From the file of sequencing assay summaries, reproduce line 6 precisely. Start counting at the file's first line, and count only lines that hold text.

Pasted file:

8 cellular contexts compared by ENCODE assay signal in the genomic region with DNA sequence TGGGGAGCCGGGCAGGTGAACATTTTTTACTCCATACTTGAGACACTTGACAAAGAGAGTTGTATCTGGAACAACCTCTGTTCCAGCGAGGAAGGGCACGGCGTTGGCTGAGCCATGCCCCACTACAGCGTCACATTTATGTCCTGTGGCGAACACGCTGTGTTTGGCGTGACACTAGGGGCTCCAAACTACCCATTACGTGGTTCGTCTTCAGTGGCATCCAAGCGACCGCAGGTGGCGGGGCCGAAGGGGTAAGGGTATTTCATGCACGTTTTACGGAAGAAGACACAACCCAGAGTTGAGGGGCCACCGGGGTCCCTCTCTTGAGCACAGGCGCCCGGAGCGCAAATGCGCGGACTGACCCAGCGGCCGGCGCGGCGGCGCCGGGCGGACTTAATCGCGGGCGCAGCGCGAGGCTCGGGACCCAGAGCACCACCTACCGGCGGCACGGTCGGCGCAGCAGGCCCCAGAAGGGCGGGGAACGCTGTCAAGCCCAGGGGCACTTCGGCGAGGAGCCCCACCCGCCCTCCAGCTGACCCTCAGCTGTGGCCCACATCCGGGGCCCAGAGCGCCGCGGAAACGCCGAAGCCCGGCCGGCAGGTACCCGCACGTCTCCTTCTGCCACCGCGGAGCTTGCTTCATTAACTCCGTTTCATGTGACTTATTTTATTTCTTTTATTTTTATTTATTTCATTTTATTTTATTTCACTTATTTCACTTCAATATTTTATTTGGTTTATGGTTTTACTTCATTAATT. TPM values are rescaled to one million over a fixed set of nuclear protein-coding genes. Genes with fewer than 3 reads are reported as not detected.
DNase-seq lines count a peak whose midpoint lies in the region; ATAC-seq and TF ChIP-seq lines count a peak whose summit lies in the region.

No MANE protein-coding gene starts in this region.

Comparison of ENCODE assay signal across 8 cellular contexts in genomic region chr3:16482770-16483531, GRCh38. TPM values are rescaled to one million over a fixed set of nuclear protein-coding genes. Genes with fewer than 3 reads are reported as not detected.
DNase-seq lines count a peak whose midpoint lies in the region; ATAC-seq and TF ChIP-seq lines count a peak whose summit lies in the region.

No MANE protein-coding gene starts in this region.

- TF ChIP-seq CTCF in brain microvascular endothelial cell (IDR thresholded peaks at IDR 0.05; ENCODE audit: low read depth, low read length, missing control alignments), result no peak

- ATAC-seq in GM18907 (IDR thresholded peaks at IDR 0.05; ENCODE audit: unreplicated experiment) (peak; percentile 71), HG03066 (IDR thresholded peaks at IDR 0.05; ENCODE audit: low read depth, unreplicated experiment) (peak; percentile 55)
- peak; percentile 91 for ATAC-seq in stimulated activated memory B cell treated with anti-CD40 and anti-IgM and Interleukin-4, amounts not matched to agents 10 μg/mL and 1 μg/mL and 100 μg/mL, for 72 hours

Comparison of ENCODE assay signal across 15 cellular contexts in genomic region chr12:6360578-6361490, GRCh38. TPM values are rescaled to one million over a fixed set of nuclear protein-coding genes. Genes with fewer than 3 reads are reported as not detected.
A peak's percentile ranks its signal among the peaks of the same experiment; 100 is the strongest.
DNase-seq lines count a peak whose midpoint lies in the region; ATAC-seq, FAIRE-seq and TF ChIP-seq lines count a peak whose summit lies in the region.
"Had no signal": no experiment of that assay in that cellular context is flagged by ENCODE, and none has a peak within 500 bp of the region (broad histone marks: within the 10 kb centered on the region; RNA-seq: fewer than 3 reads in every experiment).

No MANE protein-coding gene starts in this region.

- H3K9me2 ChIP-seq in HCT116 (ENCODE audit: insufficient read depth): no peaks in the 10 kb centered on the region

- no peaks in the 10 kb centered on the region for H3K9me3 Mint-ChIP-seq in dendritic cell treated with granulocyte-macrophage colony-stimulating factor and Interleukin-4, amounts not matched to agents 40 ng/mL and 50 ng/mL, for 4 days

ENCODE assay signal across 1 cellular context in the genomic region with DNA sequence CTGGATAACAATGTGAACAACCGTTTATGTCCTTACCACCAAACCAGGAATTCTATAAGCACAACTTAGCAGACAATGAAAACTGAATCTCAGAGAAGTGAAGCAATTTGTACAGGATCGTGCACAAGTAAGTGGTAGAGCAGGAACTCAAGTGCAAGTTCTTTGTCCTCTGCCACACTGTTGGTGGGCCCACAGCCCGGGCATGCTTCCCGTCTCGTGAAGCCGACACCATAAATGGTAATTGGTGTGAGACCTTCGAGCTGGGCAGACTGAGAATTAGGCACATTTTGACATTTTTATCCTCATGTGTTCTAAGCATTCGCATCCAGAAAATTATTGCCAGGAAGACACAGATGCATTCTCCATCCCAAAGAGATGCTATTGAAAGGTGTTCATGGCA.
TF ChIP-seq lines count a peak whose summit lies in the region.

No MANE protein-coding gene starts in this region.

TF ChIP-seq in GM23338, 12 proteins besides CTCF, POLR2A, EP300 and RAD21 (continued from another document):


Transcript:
No MANE protein-coding gene starts in this region.